Parts of Jackie Hayter’s yard are sinking away the result of a failed storm drain because there’s no money to fix it the city roped off a section of her yard to keep people out.
“Every once in a while they’ll walk out here and they’ll walk through it and they’ll say oh it’s terrible oh look at how it’s sinking and they come back and nobody does anything I definitely want a storm water fee if it will fix my yard,” said Hayter.
Hayter believes the storm fee could help her yard but she’s not as confident that the money would be properly spent if it was approved.
“I don’t think they will I’m sure they will steal the money onto something else,” said Hayter.
City leaders are facing a public confidence crisis with the storm fee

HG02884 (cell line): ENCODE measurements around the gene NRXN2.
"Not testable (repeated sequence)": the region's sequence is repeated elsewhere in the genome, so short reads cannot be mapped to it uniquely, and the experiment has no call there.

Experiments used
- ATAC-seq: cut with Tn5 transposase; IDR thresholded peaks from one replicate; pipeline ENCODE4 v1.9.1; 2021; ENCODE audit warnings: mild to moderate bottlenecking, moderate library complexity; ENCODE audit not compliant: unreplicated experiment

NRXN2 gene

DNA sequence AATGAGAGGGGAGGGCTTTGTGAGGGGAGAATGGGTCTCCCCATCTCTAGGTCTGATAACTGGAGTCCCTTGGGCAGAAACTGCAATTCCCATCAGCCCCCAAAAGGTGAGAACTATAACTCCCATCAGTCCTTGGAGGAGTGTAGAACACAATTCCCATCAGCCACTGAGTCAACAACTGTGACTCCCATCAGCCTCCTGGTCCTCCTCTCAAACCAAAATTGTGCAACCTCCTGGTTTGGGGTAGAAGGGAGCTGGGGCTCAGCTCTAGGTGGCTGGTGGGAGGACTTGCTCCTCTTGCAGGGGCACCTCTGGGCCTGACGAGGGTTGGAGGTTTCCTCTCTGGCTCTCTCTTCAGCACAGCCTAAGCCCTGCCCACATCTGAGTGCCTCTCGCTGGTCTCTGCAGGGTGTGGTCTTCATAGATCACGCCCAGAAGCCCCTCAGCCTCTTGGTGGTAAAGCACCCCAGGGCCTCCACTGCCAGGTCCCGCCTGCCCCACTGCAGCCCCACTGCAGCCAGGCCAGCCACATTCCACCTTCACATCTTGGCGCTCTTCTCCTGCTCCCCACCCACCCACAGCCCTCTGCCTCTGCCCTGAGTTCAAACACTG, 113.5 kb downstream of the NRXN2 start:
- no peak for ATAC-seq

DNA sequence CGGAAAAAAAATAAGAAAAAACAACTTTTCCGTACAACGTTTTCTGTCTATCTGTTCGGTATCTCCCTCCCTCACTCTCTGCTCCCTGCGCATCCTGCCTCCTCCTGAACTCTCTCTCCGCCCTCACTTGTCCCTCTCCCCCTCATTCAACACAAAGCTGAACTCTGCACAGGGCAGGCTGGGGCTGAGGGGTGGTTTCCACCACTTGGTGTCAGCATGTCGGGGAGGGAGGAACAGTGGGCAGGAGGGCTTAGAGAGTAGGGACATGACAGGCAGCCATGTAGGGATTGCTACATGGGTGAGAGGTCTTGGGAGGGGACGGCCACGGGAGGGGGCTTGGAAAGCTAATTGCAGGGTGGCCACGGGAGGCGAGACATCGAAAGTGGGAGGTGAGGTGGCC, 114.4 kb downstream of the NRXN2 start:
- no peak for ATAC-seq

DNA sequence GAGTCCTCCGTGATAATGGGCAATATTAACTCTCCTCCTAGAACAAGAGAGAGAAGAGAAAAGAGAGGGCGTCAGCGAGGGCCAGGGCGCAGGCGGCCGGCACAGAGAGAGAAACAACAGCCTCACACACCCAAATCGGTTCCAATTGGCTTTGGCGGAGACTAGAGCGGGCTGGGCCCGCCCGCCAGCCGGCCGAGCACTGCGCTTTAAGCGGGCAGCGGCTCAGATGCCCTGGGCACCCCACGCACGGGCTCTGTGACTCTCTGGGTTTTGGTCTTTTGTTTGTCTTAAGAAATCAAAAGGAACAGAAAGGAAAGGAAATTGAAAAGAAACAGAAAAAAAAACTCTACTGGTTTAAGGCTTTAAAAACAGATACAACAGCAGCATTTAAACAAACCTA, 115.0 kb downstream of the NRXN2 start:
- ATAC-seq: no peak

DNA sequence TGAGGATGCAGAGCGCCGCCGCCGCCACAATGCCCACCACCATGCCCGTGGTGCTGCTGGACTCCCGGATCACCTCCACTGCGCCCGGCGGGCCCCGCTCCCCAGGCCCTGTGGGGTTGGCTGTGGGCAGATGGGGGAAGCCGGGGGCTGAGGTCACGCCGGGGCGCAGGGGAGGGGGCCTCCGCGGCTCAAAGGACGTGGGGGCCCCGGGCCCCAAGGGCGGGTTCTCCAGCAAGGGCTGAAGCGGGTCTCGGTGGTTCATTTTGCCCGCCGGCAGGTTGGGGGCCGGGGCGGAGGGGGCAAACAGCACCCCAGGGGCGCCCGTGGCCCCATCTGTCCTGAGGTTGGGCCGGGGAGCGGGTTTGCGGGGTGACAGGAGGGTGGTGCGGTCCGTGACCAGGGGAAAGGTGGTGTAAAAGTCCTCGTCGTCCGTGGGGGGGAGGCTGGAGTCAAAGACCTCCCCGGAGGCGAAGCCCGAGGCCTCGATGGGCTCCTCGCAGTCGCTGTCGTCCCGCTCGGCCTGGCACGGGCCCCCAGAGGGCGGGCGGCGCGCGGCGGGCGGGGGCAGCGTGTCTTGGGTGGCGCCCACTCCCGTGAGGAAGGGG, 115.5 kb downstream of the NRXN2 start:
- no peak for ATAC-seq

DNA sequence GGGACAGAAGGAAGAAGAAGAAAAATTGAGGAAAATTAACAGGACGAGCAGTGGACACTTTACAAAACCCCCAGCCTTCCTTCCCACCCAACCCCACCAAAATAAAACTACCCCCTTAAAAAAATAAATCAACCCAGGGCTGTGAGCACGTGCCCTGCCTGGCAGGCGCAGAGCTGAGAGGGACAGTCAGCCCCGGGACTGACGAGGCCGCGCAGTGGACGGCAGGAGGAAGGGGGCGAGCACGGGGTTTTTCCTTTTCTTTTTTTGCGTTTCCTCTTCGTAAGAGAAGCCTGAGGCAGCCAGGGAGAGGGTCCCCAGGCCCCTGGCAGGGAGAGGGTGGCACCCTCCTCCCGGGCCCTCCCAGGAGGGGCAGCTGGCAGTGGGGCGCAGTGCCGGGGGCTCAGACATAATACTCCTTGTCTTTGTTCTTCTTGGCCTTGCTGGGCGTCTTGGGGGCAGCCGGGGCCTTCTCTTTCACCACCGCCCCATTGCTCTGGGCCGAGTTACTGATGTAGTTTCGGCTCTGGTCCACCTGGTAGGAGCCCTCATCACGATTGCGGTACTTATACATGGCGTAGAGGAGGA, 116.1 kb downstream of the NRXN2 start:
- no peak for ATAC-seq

Acknowledging one of the key issues has been building community trust and that they need to do what they say they will.
The mayor promises that will take place.
“What I can assure the citizens of Augusta is that this administration as we move forward we will say what we are going to do and we will do what we say,” says Mayor Hardie Davis.
But the city still hasn’t said what will be the fate of the two historic buildings
Even though in 2013 the city agreed they wouldn’t be demolished.
“I want us to honor the commitment we made a couple of years ago to keep these buildings,” says Commissioner Mary Davis.
But if the city doesn’t live up to its commitment with the building can city leaders be trusted with the storm fee.
“That’s exactly the question exactly the question,” says Hayter/
“What’s that question?”
Will they follow through that’s what I mean about my fee’s going somewhere else.